I come from a business background. In business, I could ask for a pay raise. I could negotiate my hours. Pay increase may be frozen at times, but when business improved, they would begin to reward those of us who worked hard and stuck it out. In the business world, we were allowed to take time for collaboration and working together. It was not something we did once work ended. In the teaching profession, you end up doing you collaboration on your own time after school is out. We have 30 minutes of prep time at the end of our day. Most of the 30 minutes is used for IEP meetings, data meetings, staff meetings, parent phone calls/meetings and possibly professional development. We might have a little time to evaluate lessons, prepare materails for the next day, grade or do lesson plans. This does not include any tutoring I may do for free with my students.

  • Stacey says:

    Good article with many good points. Our own union is losing the ability to do as much as it once could do for teachers. If a teacher has an issue there seems less and less the union can do to help him/her. It seems there hands are tied all too often. I understand some districts have unions and some do not. I would hate to “loose” my union and need that support/back up in the future. I’d like to say that I want unions to have more power but then again that may not be such a good thing for teachers either.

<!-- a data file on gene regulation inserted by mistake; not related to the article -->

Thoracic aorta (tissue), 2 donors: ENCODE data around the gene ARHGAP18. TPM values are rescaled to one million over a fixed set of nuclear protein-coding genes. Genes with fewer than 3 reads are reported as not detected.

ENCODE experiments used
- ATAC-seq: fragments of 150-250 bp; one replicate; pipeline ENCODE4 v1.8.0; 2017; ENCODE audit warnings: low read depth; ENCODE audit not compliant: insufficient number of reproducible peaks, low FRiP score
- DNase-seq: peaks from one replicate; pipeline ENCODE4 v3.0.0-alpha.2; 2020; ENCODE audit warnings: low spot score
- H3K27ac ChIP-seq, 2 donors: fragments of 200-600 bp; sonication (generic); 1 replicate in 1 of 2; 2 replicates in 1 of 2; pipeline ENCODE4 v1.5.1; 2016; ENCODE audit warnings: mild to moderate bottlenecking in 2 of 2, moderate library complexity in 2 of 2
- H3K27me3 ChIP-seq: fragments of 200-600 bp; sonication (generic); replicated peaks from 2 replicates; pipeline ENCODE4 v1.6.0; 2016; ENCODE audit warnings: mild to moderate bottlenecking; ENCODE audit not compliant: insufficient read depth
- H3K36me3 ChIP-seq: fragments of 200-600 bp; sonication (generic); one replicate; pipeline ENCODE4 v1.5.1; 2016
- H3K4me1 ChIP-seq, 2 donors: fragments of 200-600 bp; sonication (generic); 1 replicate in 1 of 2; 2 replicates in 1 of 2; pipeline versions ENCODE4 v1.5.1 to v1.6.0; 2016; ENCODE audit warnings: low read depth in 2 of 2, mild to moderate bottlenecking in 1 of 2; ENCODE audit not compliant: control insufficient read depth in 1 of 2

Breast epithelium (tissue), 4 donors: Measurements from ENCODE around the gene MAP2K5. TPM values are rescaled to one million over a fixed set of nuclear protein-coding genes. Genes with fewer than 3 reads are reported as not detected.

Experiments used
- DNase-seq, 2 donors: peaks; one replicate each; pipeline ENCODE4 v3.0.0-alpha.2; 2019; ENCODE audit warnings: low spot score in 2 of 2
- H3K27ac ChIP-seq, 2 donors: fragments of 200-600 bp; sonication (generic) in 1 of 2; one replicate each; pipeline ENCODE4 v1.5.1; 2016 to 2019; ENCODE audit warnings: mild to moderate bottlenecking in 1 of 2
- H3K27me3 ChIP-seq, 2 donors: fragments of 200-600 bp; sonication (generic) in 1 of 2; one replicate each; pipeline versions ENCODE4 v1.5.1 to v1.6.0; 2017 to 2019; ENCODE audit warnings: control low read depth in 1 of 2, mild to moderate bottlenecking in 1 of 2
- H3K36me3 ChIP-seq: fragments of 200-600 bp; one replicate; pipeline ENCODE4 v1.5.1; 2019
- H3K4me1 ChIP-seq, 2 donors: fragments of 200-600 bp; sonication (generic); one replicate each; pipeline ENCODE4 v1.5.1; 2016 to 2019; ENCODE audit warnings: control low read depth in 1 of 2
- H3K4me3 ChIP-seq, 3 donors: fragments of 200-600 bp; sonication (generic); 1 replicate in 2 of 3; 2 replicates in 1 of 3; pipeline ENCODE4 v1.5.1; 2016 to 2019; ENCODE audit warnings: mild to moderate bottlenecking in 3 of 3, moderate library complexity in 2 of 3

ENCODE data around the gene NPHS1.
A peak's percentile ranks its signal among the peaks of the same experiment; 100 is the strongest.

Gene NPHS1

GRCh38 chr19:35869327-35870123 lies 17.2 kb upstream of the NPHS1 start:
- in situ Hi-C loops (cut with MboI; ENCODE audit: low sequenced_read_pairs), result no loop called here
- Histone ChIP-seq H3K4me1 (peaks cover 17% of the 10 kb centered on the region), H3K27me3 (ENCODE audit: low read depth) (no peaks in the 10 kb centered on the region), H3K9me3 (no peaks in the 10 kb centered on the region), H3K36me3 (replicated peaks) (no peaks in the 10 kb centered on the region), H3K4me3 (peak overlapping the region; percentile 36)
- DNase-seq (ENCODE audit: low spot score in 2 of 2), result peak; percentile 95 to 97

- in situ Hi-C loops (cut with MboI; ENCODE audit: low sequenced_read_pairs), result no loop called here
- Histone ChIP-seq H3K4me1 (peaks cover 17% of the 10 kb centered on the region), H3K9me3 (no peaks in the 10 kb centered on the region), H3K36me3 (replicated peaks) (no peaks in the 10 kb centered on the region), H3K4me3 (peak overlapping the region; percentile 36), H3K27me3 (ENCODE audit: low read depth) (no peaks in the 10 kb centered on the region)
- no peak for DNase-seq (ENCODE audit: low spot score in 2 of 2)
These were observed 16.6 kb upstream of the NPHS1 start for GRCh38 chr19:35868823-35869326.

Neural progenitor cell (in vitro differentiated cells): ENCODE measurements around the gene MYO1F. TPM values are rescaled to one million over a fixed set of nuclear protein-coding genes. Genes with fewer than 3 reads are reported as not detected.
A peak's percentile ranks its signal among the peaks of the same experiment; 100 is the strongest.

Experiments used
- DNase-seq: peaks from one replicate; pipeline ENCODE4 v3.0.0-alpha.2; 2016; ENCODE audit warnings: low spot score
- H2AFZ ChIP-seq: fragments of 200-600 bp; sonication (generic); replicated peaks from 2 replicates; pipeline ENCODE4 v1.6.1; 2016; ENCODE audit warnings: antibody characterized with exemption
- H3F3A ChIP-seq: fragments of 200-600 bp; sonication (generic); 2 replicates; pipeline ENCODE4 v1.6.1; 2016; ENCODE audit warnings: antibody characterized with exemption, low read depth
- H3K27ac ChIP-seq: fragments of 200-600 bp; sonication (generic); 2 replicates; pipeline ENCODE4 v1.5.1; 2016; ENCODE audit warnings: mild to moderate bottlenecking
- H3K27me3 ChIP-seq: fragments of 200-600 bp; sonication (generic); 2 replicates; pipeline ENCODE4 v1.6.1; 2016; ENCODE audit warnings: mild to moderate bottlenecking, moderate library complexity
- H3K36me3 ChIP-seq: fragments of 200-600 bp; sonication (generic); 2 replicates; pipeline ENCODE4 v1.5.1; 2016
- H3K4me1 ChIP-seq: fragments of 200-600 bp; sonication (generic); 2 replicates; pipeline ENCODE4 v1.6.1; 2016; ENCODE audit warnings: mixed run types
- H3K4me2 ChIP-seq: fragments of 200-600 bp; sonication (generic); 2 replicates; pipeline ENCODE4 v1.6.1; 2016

It’s a tough issue….

  • Deidre says:

    Unions were formed years ago to protect people. Teachers need this protection at times, just as many other professionals have found unions beneficial. It keeps unfair reprimands from causing a very competent educator from being disciplined and prevents them from losing benefits due to changes in budgets. If union-busting tactics are successful, there will be less security in schools. Security in one’s job helps that person perform at their peak potential. If one feels like s/he has to worry about losing one’s job, losing medical benefits, or getting evaluated unfairly, then s/he will not be able to do the very best for his/her students. This is due to stress. Overall, unions benefit not only teachers, but their students as well. I hope and pray that unions do no become nonexistent.